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This is an urban cache in a residential cul-de-sac. It is near a paved path, and only requires sharp eyesight.
Welcome to Frenchman's Hill.
This neighborhood is named for a mysterious Frenchman who went by the name Peter Coutts. In 1874, he purchased 1400 acres near the town of Mayfield, Santa Clara County, California, and developed Ayrshire Farm, a model farm which included houses, barns, an irrigation system, and even a wine cellar. The farm was bounded roughly by present-day El Camino Real, Stanford Avenue, Page Mill Road, and nearly to Interstate 280. In 1880, Coutts disappeared and in 1882, Ayrshire Farm was sold to Leland Stanford who added the property to his Palo Alto stock farm. In 1885, Leland Stanford and his wife, Jane Lathrop Stanford, established Stanford University at the Stock Farm, in memory of their only child, Leland, Jr., who had died the previous year. The town of Mayfield was eventually annexed to the town of Palo Alto and was centered at the present California Avenue shopping district.
(PS. I've since learned that Peter Coutts came to California as a political refugee. When the political situation in France changed, he returned to his native country.)
The area now called Frenchman's Hill remained fallow for many years; still part of Stanford land, a grassy, treeless hillside. The hill itself is now called Kite Hill and is located north of the Peter Coutts condo complex on Peter Coutts Road. In 1969 the area was developed for faculty housing.The houses and trees surrounding this geocache are now more than 40 years old. Not much remains of Ayrshire Farm. But if you visit the geocache at Pete's Castle, GCKAWN, you will see a brick tower erected by Peter Coutts. Many theories have been proposed about the original purpose of the tower, but it was probably a water tower, from which water flowed downhill to Ayrshire Farm.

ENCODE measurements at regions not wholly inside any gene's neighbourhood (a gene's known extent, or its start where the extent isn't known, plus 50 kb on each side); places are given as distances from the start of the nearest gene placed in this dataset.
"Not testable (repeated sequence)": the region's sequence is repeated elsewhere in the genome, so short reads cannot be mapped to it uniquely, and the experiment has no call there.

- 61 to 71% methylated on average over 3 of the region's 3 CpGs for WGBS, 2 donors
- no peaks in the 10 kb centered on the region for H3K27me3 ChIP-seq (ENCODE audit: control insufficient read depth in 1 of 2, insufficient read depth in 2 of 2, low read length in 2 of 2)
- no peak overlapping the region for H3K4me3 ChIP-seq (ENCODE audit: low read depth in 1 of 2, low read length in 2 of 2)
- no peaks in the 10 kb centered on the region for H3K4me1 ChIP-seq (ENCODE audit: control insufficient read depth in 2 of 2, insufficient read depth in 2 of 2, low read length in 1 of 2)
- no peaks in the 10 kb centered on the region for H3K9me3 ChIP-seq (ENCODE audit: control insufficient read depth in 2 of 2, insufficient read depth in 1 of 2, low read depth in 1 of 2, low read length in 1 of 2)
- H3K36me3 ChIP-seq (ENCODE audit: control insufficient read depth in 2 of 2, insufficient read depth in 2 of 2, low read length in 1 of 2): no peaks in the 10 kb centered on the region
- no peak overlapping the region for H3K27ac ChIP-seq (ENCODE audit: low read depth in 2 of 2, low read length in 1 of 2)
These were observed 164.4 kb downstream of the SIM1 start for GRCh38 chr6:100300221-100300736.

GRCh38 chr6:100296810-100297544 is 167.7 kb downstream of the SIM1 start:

In the gallery is a drawing of Ayrshire Farm, from 1876, the Frenchman's Hill geocache is probably located in the far upper left corner, beyond the hill.
The Frenchman's Hill geocache is located on the edge of private property, with the permission of the home-owner. You can find it simply by looking very carefully. No digging is required and the cache, contained in a quart mayonnaise jar, is located within a few feet of the paved path.